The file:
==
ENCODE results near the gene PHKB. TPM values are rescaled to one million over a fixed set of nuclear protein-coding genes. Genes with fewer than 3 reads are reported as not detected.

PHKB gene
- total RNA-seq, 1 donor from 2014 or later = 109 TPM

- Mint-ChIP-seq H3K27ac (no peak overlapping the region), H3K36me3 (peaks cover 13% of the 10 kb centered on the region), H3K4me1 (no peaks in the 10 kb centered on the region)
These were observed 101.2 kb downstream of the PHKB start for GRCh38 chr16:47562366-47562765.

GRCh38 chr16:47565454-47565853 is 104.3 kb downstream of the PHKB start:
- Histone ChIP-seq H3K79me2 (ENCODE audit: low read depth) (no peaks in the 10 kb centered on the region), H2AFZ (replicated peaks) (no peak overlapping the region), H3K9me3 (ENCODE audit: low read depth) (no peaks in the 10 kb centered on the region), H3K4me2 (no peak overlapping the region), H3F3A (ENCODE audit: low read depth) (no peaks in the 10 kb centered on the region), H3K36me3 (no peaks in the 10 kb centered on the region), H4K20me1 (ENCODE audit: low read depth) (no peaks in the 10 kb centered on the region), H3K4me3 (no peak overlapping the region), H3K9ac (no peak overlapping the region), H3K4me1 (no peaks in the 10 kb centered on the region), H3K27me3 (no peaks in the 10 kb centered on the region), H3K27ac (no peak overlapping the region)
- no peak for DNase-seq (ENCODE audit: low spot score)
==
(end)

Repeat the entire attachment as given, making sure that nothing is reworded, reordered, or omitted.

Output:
ENCODE results near the gene PHKB. TPM values are rescaled to one million over a fixed set of nuclear protein-coding genes. Genes with fewer than 3 reads are reported as not detected.

PHKB gene
- total RNA-seq, 1 donor from 2014 or later = 109 TPM

- Mint-ChIP-seq H3K27ac (no peak overlapping the region), H3K36me3 (peaks cover 13% of the 10 kb centered on the region), H3K4me1 (no peaks in the 10 kb centered on the region)
These were observed 101.2 kb downstream of the PHKB start for GRCh38 chr16:47562366-47562765.

GRCh38 chr16:47565454-47565853 is 104.3 kb downstream of the PHKB start:
- Histone ChIP-seq H3K79me2 (ENCODE audit: low read depth) (no peaks in the 10 kb centered on the region), H2AFZ (replicated peaks) (no peak overlapping the region), H3K9me3 (ENCODE audit: low read depth) (no peaks in the 10 kb centered on the region), H3K4me2 (no peak overlapping the region), H3F3A (ENCODE audit: low read depth) (no peaks in the 10 kb centered on the region), H3K36me3 (no peaks in the 10 kb centered on the region), H4K20me1 (ENCODE audit: low read depth) (no peaks in the 10 kb centered on the region), H3K4me3 (no peak overlapping the region), H3K9ac (no peak overlapping the region), H3K4me1 (no peaks in the 10 kb centered on the region), H3K27me3 (no peaks in the 10 kb centered on the region), H3K27ac (no peak overlapping the region)
- no peak for DNase-seq (ENCODE audit: low spot score)